I also had pain in the base of my skull on a regular basis, thanks to irritated suboccipital muscles. I trolled around to find some information and perhaps home treatment to help manage the pain symptoms. I came across fellow strength coach, Patrick Ward's post hereReadit, seriously, it applies to everyone. It'll blow your mind how important those little muscles are to your overall health.  Patrick Ward goes into the implications of tight suboccipitals and their effect down the stream, such as posture in general and neural control over postural muscles. I found it interesting that "voluntary trunk control" was one of the muscle functions affected. Guess what? I struggle with bracing my right side. I know that sounds weird, but I can not get as "tight" on the right side without really thinking about it. Might be why I have a collapsed disc to the right side?...

Lesson 3: It's seriously all connected.

Then I came across this paper (you don't have to read the whole thing unless you're super-into-science and research papers) that linked symptoms of TMJ dysfunction and jaw pain with the suboccipital muscles. Check out pages 13 (yup, I have all those symptoms, including impaired vision) I should also note that I've suffered from vertigo since I was 13, so perhaps, once my jaw/bite is corrected and those muscles are no longer strained, I might see a decrease in symptoms.  Page 15 which connects hypertonic (too tight) neck muscles with TMJ muscles dysfunction and pain, and 17 describing short cervical muscles and posture and how they research has found correlations... craziness. Upper cross syndrome, a posture <--- description used by those in the health field, is either a creator of tight neck muscles or the result of tight suboccipitals. It's a bit of chicken-egg questions, but either way, they tend to coexist. So, if you have a hunched posture, try massaging the base of your skull, that might help loosen some things up!

Lesson 4: Pain eventually conquers proprioception

We recently had an in-service where we learned about the neuromuscular implications of injuries in regards to training athletes. The main point I retained was, if muscle tissue is acutely damaged, such as a sprain, or chronically irritated, such as repeated spraining of said ankle, the muscle spindles, which reside in the tendons, will no longer respond accordingly, much like Ariel responding to her father's command to stay away from land... Poorly.

Muscle spindles are proprioceptive organs that control the stretch-reflex, for example when the doctor taps your knee and your leg kicks forward a bit, the muscle spindles are rapidly stretched (when the mallet hits your patella tendon) and they respond by sending a signal to your brain to flex the quads (thus, pulling your knee into a bit of extension).

So, damaged muscle tissue, specifically the muscle spindles and especially chronically damaged tissue ("damaged" doesn't necessarily mean an acute injury, but a chronic posture, like your shoulders slumping and your neck protruding forward as you peer at the computer screen) tend to lose their ability to provide valuable feedback to the body in the form of proprioception (where your body is in space i.e. balance). Instead, pain signals are sent. This is bad on two fronts: 1) it hurts 2) lack of proprioception means loss of muscular control, be it voluntary or involuntary.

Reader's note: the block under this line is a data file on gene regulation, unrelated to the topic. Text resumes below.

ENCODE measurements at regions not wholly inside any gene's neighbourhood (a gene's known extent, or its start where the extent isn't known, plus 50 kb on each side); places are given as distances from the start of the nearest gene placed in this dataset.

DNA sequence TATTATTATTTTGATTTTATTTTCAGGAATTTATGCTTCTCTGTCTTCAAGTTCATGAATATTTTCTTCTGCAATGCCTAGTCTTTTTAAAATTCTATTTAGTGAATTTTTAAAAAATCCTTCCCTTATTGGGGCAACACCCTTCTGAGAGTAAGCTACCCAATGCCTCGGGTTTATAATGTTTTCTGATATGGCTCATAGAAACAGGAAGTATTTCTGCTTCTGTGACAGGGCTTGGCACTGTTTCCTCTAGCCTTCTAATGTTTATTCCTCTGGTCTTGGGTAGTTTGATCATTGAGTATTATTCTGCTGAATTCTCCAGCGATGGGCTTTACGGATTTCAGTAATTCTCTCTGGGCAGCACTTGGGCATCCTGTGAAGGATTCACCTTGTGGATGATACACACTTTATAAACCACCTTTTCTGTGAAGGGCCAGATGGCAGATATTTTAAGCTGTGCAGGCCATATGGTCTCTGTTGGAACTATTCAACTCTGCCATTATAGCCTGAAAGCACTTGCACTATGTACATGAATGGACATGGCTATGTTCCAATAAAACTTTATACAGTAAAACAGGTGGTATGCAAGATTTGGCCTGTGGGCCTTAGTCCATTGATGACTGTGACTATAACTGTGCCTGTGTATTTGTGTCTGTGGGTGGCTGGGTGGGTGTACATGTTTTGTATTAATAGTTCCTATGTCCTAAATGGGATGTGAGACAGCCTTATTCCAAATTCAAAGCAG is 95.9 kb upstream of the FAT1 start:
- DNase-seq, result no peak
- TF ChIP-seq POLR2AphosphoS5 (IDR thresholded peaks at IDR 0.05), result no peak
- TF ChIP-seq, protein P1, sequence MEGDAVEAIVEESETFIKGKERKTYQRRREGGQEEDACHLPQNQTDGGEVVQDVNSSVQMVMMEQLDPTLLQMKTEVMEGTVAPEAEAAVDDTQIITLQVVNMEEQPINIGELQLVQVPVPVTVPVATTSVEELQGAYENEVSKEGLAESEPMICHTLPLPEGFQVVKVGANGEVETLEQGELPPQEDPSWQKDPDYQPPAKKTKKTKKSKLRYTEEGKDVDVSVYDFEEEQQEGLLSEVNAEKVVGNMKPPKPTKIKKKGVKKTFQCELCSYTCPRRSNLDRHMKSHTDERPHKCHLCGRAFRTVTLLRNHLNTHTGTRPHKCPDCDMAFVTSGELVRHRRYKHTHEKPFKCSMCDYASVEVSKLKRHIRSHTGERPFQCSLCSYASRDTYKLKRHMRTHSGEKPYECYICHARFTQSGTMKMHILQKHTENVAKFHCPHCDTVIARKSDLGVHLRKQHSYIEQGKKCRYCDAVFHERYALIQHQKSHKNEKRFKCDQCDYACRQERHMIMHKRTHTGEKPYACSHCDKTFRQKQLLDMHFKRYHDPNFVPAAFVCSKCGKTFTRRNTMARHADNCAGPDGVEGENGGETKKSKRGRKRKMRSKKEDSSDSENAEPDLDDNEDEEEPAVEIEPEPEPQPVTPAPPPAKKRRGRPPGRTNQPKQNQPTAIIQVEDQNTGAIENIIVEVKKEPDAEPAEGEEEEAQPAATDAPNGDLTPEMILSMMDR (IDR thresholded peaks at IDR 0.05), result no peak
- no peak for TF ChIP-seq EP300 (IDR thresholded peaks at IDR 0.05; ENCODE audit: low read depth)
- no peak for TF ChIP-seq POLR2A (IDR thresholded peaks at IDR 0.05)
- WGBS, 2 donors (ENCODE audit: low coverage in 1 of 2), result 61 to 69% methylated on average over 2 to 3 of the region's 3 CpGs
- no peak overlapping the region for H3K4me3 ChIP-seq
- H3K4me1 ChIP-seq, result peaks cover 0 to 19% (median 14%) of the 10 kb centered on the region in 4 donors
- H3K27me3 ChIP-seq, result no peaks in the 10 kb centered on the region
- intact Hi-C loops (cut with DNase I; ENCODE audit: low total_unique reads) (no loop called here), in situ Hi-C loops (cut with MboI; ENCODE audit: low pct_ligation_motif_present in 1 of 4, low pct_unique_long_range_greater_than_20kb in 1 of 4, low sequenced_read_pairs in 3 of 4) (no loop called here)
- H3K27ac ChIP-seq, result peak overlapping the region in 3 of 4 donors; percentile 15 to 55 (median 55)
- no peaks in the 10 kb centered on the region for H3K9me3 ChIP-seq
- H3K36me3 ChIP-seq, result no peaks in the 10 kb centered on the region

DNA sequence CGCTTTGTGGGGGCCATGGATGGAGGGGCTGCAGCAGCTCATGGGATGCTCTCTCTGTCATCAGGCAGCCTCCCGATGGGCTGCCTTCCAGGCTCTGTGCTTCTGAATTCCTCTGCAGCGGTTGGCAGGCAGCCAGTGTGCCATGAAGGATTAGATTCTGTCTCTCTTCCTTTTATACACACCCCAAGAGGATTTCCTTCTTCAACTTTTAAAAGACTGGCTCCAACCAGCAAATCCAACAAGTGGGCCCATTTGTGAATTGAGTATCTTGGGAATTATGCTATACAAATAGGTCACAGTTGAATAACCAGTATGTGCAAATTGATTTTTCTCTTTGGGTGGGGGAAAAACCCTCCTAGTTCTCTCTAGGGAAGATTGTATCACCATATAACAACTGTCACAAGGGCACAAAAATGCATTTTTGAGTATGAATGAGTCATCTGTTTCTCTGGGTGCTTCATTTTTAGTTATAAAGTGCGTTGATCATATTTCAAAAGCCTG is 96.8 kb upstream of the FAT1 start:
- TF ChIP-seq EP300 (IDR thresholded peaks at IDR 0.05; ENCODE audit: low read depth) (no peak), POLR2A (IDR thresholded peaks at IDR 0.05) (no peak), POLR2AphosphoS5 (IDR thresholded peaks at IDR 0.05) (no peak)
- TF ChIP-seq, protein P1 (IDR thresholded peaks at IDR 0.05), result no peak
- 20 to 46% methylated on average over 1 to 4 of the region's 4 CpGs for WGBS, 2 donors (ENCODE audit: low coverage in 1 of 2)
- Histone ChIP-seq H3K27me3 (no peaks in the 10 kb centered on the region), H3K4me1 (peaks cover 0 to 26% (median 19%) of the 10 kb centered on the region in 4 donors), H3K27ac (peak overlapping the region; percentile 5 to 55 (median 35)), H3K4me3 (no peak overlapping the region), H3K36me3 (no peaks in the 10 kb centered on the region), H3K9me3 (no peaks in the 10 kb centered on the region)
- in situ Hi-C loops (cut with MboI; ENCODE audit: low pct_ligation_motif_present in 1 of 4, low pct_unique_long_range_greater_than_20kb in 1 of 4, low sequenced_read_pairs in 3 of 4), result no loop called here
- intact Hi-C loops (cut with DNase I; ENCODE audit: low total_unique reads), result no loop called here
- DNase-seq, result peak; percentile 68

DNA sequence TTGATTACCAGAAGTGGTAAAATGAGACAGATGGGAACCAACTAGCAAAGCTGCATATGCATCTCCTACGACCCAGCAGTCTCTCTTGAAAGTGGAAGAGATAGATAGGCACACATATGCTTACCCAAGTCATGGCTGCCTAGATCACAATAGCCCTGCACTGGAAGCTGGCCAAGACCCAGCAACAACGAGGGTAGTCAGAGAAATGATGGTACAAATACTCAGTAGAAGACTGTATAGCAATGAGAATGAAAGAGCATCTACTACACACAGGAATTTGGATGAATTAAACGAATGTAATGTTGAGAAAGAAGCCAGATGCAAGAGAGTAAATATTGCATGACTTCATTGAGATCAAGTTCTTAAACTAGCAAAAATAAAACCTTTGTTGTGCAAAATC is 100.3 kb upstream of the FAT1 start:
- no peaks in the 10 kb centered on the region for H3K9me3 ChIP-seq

I don't know too much on how to restore muscle spindles and transfer them back to being proprioceptive and not pain oriented, but I do know that a) removing the irritaing stimulus (in my case, setting my jaw in the correct alignment) b) improving tissue quality through manual therapy (professional or at home) and c) retraining the muscles to move how they should (i.e. standing up straight instead of slouching, or going back to the ankle example, walking without a limp or favoring the ankle).

Lesson 5: Implications for training.

Another random fact, there's a correlation with a cross bite and scapular winging (the shoulder blade sticking up instead of laying flat on the rib cage). Winging impairs overhead movement, messes up the rhythm of the humerus and shoulder girdle and makes picking and lifting heavy things a bit problematic. I've done just about every exercise under the sun to fix my wing, to no avail... maybe surgery?

Anyway, as a coach, just by looking at my own situation helps me work with our athletes here at SAPT. If at first the basic, usual cues don't fix a problem, like "pulling yourself to the floor" during a push up to fix a winging scapula or "crack a walnut" to prevent knee pain during the squat, then, maybe there's an underlying issue that demands a different approach. Maybe some dedicated soft tissue work is in order to correct a nagging pain or it might be severe enough to refer out to a physical therapist or doctor. Whatever the case, if after working with an athlete diligently doesn't solve the problem, probably time to delve a bit deeper. (and check their bite! Kidding.)